The Fifty Shilling Tailors and John Collier

12-13 Freeman Street, Grimsby (detail of shopfront design by Philip S. B. Nicolle, 1933, with the permission of North East Lincolnshire Archives and LincsInspire)

The Fifty Shilling Tailors was one of the most successful ‘wholesale bespoke tailors’ on the British high street through the 1920s, 30s and 40s. In later years, when it became impossible to sell a made-to-measure suit of clothes for a fixed price of 50/-, the shops were rebranded as John Collier.

Price’s Pre-War Trademark (c.1913)

The business started in 1906 when the founder, Henry Price (1877-1963; knighted 1937), left his job as manager of The Grand Clothing Hall in Keighley to start his own business. By 1914 he had workshops in Keighley and branches of ‘The High Class Economical Tailors’ in Burnley, Wakefield, Halifax and elsewhere. It was common for high-street tailors to add a by-line to their names. One of the pioneers in this sector, Stewart’s, adopted the slogan ‘The King Tailors’, while Burton’s became known as ‘The Tailor of Taste’. In 1913 Price adopted a trademark with his by-line in an underscore, several years before Montague Burton (ahem!) followed suit.

Argyle Street, Glasgow: the shopfront was put up in 1928 and photographed in 1938 (Glasgow City Archives)

When Prices Tailors Ltd. was created as a private company in 1919 it comprised just 10 shops scattered throughout the North and the Midlands. In 1922 the first shop to trade as The Fifty Shilling Tailors opened in Sheffield. Regardless of their measurements, customers could buy a made-to-measure suit of clothes – a matching jacket, vest and trousers – for 50/-. According to Price, the real value was 5 guineas. Orders were made up at the firm’s Leeds factory following a system Price called ‘rational tailoring’. Four years later, in 1926, Price opened his first London branches in Oxford Street and the Strand. He arrived in Scotland in 1928, followed by Northern Ireland in 1929.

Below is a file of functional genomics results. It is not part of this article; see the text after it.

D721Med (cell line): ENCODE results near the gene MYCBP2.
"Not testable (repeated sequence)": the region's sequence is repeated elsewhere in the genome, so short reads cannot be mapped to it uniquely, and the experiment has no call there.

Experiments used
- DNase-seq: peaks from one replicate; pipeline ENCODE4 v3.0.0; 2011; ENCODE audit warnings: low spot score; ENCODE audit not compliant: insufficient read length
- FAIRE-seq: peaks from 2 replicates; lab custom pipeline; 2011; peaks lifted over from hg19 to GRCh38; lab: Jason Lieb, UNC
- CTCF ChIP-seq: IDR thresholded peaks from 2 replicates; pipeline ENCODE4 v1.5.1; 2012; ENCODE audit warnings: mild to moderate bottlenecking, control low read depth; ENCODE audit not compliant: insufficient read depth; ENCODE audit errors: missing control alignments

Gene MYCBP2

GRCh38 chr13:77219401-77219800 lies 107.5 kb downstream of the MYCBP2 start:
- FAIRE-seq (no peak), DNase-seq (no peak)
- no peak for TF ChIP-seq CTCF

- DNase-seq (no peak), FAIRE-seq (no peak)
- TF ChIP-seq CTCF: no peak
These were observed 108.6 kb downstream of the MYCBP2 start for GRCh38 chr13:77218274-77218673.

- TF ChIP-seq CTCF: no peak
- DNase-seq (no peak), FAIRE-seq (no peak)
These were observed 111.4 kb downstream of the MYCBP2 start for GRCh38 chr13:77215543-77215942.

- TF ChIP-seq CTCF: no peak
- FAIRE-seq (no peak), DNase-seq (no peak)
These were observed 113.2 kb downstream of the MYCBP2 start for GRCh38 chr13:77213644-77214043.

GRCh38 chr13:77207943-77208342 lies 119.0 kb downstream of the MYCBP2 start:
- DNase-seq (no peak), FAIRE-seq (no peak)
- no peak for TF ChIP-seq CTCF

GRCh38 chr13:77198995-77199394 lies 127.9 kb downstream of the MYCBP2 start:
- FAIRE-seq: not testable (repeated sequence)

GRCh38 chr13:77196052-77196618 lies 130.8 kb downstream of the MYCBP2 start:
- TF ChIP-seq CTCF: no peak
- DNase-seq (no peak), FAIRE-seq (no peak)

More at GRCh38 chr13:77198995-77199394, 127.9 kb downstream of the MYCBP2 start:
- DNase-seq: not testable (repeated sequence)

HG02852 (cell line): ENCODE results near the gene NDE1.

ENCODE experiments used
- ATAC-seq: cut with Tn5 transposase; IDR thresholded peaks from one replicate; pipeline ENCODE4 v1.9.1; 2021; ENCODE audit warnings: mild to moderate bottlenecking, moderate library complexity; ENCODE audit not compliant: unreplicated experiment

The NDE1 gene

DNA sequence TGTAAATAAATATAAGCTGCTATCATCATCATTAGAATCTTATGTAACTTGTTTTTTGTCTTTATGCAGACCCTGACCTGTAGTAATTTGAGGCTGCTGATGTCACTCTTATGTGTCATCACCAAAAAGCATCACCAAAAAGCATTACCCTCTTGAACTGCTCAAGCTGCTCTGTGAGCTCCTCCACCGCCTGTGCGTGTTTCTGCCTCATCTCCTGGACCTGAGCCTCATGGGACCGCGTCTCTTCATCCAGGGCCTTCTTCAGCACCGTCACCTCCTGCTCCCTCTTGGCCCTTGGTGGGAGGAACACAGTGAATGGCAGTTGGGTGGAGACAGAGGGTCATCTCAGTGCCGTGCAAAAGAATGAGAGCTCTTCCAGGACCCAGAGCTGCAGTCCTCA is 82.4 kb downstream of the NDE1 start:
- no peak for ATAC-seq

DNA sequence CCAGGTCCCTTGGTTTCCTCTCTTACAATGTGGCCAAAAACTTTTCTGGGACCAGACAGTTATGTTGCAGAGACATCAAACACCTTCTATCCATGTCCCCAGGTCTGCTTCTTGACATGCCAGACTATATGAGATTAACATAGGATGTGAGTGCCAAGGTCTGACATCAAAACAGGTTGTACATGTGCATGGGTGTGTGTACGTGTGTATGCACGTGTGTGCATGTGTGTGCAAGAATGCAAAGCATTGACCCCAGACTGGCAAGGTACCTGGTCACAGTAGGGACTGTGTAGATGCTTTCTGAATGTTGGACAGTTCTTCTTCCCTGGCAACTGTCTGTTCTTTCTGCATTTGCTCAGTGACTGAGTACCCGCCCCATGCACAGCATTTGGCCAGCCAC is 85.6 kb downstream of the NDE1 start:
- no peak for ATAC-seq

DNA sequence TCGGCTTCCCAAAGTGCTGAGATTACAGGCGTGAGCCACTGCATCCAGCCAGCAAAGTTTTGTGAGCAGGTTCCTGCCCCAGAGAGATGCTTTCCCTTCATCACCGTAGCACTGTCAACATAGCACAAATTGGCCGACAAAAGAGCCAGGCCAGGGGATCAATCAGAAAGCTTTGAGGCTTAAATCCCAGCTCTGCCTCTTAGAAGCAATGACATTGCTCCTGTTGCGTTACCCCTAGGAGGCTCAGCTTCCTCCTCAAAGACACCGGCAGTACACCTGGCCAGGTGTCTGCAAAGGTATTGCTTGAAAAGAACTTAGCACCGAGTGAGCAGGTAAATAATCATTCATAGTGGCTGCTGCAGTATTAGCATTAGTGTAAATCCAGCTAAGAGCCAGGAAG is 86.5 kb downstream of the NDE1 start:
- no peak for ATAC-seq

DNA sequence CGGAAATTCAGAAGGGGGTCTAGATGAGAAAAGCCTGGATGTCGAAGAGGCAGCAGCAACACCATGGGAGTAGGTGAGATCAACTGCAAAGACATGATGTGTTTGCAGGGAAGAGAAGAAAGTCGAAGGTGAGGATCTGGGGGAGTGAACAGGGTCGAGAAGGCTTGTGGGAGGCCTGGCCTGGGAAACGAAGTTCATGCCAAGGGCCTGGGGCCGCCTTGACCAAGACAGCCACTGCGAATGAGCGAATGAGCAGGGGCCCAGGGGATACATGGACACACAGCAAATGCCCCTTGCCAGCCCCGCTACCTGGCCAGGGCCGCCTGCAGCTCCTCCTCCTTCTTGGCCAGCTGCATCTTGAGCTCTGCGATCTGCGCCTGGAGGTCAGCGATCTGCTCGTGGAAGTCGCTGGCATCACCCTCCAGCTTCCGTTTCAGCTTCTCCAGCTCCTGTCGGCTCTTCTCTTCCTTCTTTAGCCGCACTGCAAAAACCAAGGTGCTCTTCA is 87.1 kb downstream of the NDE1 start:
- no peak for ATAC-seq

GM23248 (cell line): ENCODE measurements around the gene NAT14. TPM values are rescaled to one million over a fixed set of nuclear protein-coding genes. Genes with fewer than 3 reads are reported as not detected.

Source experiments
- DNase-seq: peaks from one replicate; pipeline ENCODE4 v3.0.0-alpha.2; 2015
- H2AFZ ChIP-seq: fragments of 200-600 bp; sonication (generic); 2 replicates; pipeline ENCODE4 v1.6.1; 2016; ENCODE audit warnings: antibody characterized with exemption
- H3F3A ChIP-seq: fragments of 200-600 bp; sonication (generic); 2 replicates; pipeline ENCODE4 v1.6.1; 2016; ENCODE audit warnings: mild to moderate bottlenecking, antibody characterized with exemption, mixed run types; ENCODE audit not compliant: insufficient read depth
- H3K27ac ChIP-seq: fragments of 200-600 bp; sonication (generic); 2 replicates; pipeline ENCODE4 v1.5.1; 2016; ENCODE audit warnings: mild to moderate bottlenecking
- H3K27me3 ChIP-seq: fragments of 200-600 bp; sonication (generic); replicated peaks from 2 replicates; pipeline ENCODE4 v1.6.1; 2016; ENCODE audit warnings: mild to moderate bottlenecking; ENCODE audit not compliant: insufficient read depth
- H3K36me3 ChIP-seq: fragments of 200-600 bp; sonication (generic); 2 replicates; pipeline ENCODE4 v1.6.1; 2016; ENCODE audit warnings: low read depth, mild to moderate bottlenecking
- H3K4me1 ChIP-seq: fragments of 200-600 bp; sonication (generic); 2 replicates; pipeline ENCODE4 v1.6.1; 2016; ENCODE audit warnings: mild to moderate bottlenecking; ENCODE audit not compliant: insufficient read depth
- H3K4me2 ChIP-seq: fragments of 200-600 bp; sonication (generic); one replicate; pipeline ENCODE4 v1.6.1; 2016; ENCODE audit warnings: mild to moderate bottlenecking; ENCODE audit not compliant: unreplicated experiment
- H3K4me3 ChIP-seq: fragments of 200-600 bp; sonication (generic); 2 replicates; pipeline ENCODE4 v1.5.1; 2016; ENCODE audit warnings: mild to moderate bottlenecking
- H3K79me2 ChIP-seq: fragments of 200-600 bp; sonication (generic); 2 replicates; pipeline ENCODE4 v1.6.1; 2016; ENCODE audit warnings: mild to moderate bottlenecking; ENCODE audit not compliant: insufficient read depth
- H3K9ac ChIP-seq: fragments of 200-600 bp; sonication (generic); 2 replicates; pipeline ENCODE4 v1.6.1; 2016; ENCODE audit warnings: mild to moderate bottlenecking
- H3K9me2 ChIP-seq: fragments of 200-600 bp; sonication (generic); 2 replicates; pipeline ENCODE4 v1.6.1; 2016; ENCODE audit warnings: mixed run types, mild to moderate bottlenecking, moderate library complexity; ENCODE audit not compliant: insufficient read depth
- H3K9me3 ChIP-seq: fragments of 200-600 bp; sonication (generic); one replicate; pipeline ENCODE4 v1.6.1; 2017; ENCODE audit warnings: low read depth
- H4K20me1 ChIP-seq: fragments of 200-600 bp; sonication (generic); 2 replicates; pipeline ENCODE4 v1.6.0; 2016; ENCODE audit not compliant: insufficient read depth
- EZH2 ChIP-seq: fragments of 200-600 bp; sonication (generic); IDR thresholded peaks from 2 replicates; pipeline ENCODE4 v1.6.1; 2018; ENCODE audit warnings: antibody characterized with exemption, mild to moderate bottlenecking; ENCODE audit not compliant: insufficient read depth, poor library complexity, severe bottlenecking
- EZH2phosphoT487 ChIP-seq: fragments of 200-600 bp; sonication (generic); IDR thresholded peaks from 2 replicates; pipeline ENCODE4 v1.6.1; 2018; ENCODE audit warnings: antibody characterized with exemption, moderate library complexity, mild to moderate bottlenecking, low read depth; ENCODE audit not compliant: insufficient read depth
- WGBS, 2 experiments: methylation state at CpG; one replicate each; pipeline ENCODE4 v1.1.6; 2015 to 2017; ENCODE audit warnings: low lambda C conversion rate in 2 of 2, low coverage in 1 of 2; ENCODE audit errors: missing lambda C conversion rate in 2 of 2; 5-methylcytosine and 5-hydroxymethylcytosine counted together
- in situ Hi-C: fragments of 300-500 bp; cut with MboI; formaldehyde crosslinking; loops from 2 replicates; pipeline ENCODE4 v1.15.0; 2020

Jamaica Street, Glasgow, August 1938 (Glasgow City Archives)

Conversion into a public company, with share issues in 1928 and 1932, aided Price’s expansion. He took over Stewart’s 106 shops, 60 of which were located in towns that lacked The Fifty Shilling Tailors.

A detail of Stewarts Clothiers Ltd., better known as Stewart’s The King Tailors, in Stockton-on-Tees, built in 1912 (K. Morrison)

By 1934 the business comprised 244 branches under its two fascias. This rose to 270 by the late 1930s, by which time Price’s arch-rival, Montague Burton, had amassed a chain of nearly 600 stores.

Northgate, Dewsbury, c.1950 (K. Morrison)
Northgate, Dewsbury, in 2022 (K. Morrison)

Until the mid-1930s most of Price’s shops occupied leased buildings. Then, in 1935, Prices Properties Ltd was set up to acquire sites and lease them to Prices Tailors Ltd. New developments were undertaken by a subsidiary called Cardigan Estates Ltd. The staff architect Philip S. B. Nicolle produced a house style for new stores. Steel-frame buildings with concrete floors were clad in cream faience with rugged geometric decoration in the art deco style. Commercially, this was a clever design. Its surprisingly traditional fenestration made it adaptable to sites of all shapes and sizes and allowed upper-floor functions to vary according to need. Furthermore, unlike Burton’s stores, it was free – at least, above the shopfront – from any kind of permanent branding. These were buildings that would retain their value and could easily be sold to other businesses if need be. As well as erecting these standalone stores, Price embarked upon ambitious city-centre development schemes, for example building a parade of five shops in Granby Street, Leicester, in 1934.

Abbey Gate, Nuneaton (K. Morrison)